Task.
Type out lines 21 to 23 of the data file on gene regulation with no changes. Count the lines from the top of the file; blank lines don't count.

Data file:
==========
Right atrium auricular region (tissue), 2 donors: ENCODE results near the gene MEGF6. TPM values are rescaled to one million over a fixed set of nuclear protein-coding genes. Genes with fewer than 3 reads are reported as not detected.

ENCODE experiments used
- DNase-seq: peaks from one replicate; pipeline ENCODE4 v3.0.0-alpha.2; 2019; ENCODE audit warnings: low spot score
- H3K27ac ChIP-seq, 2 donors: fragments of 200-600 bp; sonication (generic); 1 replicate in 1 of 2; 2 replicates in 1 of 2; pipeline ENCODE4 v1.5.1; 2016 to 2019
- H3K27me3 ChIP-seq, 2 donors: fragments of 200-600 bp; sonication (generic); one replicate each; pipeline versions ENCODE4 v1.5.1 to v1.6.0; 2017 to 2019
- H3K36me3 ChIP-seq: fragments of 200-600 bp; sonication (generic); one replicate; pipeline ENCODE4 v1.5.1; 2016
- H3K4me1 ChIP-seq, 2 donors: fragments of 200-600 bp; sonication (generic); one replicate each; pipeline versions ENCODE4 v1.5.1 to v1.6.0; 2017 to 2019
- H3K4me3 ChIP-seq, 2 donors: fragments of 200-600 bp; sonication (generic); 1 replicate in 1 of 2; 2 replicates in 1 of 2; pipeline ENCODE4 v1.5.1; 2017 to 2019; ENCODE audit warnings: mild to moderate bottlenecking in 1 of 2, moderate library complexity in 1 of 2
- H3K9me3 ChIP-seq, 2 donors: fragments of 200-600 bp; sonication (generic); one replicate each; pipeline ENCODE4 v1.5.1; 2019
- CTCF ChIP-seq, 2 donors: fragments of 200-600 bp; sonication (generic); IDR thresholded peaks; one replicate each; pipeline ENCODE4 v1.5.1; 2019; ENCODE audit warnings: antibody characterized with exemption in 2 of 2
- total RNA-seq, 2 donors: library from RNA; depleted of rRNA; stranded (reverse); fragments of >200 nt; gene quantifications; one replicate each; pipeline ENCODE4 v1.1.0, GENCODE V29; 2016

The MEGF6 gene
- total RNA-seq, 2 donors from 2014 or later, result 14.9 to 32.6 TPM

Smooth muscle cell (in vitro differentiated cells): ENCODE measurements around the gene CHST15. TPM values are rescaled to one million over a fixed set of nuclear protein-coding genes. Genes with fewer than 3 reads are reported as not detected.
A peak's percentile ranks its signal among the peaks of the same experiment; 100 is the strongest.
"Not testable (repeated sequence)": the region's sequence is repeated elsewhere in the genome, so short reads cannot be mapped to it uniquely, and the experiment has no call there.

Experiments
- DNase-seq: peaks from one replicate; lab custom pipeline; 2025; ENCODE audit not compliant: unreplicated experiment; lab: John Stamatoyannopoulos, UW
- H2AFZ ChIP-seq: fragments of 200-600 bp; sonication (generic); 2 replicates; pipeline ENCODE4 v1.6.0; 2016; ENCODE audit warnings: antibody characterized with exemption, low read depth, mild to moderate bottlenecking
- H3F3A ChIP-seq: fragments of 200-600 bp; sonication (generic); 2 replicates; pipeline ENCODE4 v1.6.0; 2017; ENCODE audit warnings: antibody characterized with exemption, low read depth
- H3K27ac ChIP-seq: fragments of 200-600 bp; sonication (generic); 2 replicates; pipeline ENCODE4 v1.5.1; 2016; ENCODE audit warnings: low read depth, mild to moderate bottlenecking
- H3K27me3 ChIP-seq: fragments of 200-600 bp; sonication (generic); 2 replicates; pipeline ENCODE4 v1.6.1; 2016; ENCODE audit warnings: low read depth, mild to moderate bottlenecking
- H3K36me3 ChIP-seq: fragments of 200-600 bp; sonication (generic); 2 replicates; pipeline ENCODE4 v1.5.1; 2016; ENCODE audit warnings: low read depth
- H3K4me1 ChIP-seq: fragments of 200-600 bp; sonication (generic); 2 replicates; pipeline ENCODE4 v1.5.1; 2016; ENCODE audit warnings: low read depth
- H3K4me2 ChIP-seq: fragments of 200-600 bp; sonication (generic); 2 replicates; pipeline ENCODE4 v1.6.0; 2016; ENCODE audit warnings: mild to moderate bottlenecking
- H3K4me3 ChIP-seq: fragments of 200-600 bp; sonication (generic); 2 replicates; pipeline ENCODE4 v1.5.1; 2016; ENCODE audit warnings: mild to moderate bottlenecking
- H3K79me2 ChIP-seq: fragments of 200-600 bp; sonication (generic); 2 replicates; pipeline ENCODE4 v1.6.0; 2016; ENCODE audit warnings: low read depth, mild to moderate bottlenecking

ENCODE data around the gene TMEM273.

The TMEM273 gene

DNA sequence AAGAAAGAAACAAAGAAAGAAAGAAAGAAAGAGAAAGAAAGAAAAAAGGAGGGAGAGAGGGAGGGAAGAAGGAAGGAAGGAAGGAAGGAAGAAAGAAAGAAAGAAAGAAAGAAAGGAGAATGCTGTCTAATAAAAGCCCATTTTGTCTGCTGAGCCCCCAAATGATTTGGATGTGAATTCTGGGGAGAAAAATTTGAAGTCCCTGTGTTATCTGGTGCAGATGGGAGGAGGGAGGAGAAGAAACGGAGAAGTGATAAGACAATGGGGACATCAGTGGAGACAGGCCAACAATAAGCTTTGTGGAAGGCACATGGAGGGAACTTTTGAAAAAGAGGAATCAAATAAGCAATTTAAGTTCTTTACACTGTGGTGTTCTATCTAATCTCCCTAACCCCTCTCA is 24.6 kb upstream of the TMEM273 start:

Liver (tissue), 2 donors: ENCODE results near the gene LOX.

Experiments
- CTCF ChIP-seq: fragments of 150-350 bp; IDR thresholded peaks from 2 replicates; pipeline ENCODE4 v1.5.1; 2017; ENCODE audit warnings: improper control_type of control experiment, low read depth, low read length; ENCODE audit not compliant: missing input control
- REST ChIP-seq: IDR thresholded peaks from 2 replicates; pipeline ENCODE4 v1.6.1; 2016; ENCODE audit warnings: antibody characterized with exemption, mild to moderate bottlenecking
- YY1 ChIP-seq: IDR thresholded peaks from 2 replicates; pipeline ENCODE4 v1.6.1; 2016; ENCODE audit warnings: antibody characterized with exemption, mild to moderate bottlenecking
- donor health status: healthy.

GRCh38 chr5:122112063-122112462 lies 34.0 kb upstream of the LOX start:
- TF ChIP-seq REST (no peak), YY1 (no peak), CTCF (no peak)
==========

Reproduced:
- H3K27ac ChIP-seq: fragments of 200-600 bp; sonication (generic); 2 replicates; pipeline ENCODE4 v1.5.1; 2016; ENCODE audit warnings: low read depth, mild to moderate bottlenecking
- H3K27me3 ChIP-seq: fragments of 200-600 bp; sonication (generic); 2 replicates; pipeline ENCODE4 v1.6.1; 2016; ENCODE audit warnings: low read depth, mild to moderate bottlenecking
- H3K36me3 ChIP-seq: fragments of 200-600 bp; sonication (generic); 2 replicates; pipeline ENCODE4 v1.5.1; 2016; ENCODE audit warnings: low read depth